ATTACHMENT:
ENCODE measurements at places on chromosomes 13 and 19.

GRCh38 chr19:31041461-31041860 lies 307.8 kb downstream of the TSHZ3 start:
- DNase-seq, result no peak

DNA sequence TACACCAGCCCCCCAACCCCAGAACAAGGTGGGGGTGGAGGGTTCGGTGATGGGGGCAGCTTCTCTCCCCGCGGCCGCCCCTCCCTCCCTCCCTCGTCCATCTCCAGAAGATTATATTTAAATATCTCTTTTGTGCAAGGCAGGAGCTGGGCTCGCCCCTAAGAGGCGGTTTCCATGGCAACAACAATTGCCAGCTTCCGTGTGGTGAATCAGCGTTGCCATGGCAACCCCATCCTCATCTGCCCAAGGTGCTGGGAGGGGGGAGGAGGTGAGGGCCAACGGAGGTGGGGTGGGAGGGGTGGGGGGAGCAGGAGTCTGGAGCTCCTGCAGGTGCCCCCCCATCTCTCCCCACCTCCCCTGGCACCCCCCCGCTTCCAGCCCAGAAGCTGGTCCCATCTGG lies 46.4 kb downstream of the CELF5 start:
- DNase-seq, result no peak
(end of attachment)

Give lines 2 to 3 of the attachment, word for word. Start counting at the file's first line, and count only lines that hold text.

GRCh38 chr19:31041461-31041860 lies 307.8 kb downstream of the TSHZ3 start:
- DNase-seq, result no peak